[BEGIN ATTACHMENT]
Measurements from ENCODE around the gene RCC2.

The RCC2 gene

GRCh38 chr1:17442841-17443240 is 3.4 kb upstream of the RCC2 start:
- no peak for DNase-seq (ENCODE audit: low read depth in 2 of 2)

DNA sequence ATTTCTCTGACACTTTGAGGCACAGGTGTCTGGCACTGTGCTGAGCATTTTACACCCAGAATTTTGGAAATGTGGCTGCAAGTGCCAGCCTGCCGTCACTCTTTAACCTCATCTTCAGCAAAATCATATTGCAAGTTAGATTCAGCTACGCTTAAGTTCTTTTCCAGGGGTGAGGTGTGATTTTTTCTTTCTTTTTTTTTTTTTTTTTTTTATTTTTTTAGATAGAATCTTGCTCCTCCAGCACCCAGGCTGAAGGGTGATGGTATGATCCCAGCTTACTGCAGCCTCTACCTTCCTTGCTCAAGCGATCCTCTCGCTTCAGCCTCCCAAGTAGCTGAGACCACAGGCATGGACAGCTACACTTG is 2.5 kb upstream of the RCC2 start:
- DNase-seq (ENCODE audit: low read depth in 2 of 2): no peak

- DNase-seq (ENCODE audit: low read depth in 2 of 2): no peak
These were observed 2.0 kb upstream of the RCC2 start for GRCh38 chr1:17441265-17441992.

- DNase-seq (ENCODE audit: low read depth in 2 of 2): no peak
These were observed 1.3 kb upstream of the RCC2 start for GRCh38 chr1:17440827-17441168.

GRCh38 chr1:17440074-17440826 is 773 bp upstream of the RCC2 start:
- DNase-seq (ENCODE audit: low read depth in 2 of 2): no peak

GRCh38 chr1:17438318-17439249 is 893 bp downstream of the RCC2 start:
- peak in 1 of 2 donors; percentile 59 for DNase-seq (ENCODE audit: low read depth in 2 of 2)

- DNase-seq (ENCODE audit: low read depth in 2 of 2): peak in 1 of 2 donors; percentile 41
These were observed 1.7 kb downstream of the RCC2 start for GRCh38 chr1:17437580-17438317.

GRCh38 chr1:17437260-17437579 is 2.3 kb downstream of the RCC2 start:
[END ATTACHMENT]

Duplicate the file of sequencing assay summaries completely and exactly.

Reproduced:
Measurements from ENCODE around the gene RCC2.

The RCC2 gene

GRCh38 chr1:17442841-17443240 is 3.4 kb upstream of the RCC2 start:
- no peak for DNase-seq (ENCODE audit: low read depth in 2 of 2)

DNA sequence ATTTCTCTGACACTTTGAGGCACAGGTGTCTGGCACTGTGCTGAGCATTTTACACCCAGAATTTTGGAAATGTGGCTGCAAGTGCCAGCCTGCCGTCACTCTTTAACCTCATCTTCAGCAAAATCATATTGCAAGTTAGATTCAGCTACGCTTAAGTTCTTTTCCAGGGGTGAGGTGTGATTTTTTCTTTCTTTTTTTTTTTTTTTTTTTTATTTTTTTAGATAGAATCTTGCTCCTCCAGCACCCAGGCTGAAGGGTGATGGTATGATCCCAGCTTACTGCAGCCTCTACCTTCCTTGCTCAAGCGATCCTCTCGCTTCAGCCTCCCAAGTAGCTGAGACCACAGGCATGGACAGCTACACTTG is 2.5 kb upstream of the RCC2 start:
- DNase-seq (ENCODE audit: low read depth in 2 of 2): no peak

- DNase-seq (ENCODE audit: low read depth in 2 of 2): no peak
These were observed 2.0 kb upstream of the RCC2 start for GRCh38 chr1:17441265-17441992.

- DNase-seq (ENCODE audit: low read depth in 2 of 2): no peak
These were observed 1.3 kb upstream of the RCC2 start for GRCh38 chr1:17440827-17441168.

GRCh38 chr1:17440074-17440826 is 773 bp upstream of the RCC2 start:
- DNase-seq (ENCODE audit: low read depth in 2 of 2): no peak

GRCh38 chr1:17438318-17439249 is 893 bp downstream of the RCC2 start:
- peak in 1 of 2 donors; percentile 59 for DNase-seq (ENCODE audit: low read depth in 2 of 2)

- DNase-seq (ENCODE audit: low read depth in 2 of 2): peak in 1 of 2 donors; percentile 41
These were observed 1.7 kb downstream of the RCC2 start for GRCh38 chr1:17437580-17438317.

GRCh38 chr1:17437260-17437579 is 2.3 kb downstream of the RCC2 start: